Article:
KT Sullivan has again joined forces with Mark Nadler, the lanky troubadour who manages to tap a time step while playing the piano. Having previously teamed in an Off Broadway songfest of tunes by the brothers Gershwin, they’re now celebrating the centennial year of Jule Styne. “Everything’s Coming up Roses” spans the Styne career from his first composition, 1933’s “Sunday,” to a Broadway career marked with hits like “Gypsy,” “Bells Are Ringing” and “Gentlemen Prefer Blondes.” Sullivan noted that the diminutive composer simply ran out of piano keys.
Glamorous silvery soprano Sullivan, who always looks as though she just stepped out of a long ago Technicolor screen musical, plumbs the depth of despair with “Guess I’ll Hang My Tears out to Dry” and reveals the passing ardent hours of “Time After Time” (both with lyrics by Sammy Cahn). She presents a spunky comic edge with the Comden and Green “I’m Going Back” from “Bells Are Ringing.”
Nadler is the ideal companion and sparring partner. He has a wonderfully manic sense of humor and a genial way of charming his listeners. His reading of “Bye Bye Baby” boasts a tender edge and he puts a new spin on a gently paced take of “Diamonds Are a Girl’s Best Friend.” All that, plus he is an accomplished pianist who demonstrates the glory of Styne’s landmark show with the overture from “Gypsy.”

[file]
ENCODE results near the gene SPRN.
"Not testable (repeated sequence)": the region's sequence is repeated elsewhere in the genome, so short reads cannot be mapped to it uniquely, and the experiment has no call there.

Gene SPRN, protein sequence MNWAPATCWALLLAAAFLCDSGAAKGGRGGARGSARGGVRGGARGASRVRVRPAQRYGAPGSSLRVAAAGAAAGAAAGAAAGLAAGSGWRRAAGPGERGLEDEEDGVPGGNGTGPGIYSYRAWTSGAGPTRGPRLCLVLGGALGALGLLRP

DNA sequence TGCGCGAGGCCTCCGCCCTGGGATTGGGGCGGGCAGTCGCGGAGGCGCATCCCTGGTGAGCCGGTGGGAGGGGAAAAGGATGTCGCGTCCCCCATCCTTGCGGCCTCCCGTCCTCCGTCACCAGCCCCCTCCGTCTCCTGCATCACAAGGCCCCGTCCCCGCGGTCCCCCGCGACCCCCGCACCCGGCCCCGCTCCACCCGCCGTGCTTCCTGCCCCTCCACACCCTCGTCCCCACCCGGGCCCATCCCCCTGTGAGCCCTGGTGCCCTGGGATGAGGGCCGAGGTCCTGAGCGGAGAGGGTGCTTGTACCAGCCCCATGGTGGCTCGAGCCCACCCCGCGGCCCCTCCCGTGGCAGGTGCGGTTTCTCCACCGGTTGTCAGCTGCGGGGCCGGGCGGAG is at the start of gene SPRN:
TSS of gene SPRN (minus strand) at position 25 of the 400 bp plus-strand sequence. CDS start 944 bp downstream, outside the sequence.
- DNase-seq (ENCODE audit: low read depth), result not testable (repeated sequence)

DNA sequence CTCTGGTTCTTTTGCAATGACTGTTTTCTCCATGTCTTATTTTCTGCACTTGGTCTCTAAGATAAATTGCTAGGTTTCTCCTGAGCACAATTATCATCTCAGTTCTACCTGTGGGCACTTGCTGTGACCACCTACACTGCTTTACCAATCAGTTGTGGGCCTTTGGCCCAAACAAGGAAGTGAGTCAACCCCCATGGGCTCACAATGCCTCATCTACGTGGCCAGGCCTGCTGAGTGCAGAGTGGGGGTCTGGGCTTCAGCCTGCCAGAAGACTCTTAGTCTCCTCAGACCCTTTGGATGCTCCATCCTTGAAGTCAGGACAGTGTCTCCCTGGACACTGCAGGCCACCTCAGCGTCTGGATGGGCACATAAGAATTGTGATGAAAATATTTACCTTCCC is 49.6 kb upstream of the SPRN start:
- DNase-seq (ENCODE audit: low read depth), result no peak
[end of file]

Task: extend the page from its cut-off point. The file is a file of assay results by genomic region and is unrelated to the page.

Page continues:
Sullivan reveals the core of loneliness with “I Don’t Want to Walk Without You.” The song, a classic film curio with a Frank Loesser lyric, has an interesting genesis. While it was popular during WWII as a GI’s lament for the girl back home, it actually served as a setup for a murder in the 1942 collegiate mystery “Sweater Girl.” Finale, a toast to Gotham called “Every Street’s a Boulevard in Old New York,” puts a spring in your step as you exit to stroll down West 44th.